The owner of a Texas power generating plant received approval to access the cash of its secured lenders Thursday when a Delaware judge said the money is needed to keep operations going and preserve the value of its assets ahead of a Chapter 11 sale.

  • June 02, 2022

    Infowars Agrees To End Ch. 11 But Defamation Claims Remain

    Alex Jones' Infowars has agreed to drop its bankruptcy case after defamation claims over his false conspiracy theory that the Sandy Hook school shooting was a hoax were removed from the Chapter 11 proceeding.

  • June 02, 2022

    Harvey Weinstein Loses Appeal Of NY Assault Conviction

    A New York state appeals court on Thursday upheld Harvey Weinstein's conviction and 23-year prison sentence for sexually assaulting two women, rejecting the disgraced movie mogul's objections to the fairness of his trial and the quality of the evidence against him.

  • June 02, 2022

    Carolina Panthers Owner Punts Real Estate Firm Into Ch. 11

    A holding company at the center of the Carolina Panthers' scuttled plan for a new $800 million headquarters and practice facility limped into Delaware bankruptcy court, reporting more than $100 million in debt.

  • June 01, 2022

    Tom Girardi Disbarred By California Supreme Court

    Thomas V. Girardi, one of the nation's most revered personal injury lawyers before revelations in 2020 that he stole millions from clients' settlements, was disbarred Wednesday by the Supreme Court of California in a largely symbolic ruling.

  • June 01, 2022

    Sidley Not Conflicted, NJ Diocese Ch. 11 Moves Forward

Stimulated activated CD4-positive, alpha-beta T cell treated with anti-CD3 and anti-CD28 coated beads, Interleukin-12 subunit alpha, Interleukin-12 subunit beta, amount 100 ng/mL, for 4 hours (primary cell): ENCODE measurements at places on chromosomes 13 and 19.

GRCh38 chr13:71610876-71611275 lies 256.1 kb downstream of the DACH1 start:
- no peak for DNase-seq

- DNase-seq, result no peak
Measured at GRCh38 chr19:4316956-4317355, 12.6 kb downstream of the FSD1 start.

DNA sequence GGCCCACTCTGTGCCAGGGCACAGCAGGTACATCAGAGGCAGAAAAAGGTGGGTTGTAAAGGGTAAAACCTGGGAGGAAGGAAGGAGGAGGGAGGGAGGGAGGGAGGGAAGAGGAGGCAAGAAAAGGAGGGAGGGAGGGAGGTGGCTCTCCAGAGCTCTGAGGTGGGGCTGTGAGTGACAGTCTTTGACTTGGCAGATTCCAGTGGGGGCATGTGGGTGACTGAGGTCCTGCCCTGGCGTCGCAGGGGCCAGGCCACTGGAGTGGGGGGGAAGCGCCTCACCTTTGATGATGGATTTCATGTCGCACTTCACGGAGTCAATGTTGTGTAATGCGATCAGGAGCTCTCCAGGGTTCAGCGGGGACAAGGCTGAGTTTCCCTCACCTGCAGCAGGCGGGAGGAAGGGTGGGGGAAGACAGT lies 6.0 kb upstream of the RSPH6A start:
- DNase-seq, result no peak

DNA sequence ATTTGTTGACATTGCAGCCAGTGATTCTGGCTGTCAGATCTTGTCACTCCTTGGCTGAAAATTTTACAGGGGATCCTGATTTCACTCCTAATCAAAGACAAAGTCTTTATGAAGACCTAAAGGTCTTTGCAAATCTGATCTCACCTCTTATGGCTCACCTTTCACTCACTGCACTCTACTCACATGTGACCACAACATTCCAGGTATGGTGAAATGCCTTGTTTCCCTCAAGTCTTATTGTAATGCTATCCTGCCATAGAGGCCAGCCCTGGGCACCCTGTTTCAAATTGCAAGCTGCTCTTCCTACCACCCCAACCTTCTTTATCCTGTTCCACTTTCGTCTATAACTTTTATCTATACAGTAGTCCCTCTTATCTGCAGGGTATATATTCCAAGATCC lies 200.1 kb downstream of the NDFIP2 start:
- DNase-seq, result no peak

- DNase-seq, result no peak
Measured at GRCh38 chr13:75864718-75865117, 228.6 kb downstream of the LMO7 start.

The bankrupt Diocese of Camden received approval for its Chapter 11 plan disclosures with warnings from the court, Sidley Austin was found not to be conflicted when it represented the Boy Scouts of America, and Arizona law doomed a $16 million lien claim asserted by the Dutch government in the MD Helicopters bankruptcy. This is the week in bankruptcy.

  • June 01, 2022

    Teamsters Fund Urges High Court To Take Up Pension Dispute

    A Teamsters pension fund asked the U.S. Supreme Court on Wednesday to overturn a Second Circuit ruling allowing a wholesale grocer to avoid paying it $58 million, arguing that the appeals court's ruling misinterpreted federal laws designed to prevent employers from using corporate transactions to skirt liability.

  • June 01, 2022

    Judge Backs $4.2M Fee For Losing Bidder In Bouchard Sale

    A Texas bankruptcy judge is backing a bankruptcy court order allowing a $4.2 million payment to the losing bidder in the Chapter 11 auction of Bouchard Transportation Co.'s oil barge fleet, saying its bid drove up the final price and justified Bouchard's promise to pay the fee.

  • June 01, 2022

    Fed. Circ. Says No To 'Lehman Brothers' TM On Whiskey

    Barclays successfully blocked a small liquor company from lampooning the Lehman Brothers name on whiskey bottles Wednesday, with a precedential opinion from the Federal Circuit that the trademarks had not been abandoned after the firm's collapse in 2008.

  • June 01, 2022

    Ch. 11 Cheat Sheet: TPC Group Inc.

    Petrochemical maker TPC Group Inc. filed for Chapter 11 protection Wednesday in a Delaware bankruptcy court, saying it is dealing with $1.3 billion in debt and issues including supply chain problems, commodity prices and liability for a 2019 plant explosion.

  • June 01, 2022

    Examiner Gets $950K In Fee Cuts In J&J Talc Unit's Ch. 11

    The examiner appointed to keep watch over the fee and expense applications filed in the Chapter 11 case of Johnson & Johnson's talc unit told a New Jersey bankruptcy judge that he was able to achieve $952,000 in reductions from the 17 firms retained in the proceedings, and would support approval of their applications with those cuts.

  • June 01, 2022

    Embattled TPC Group Hits Ch. 11 With Deal To Cut $1.3B Debt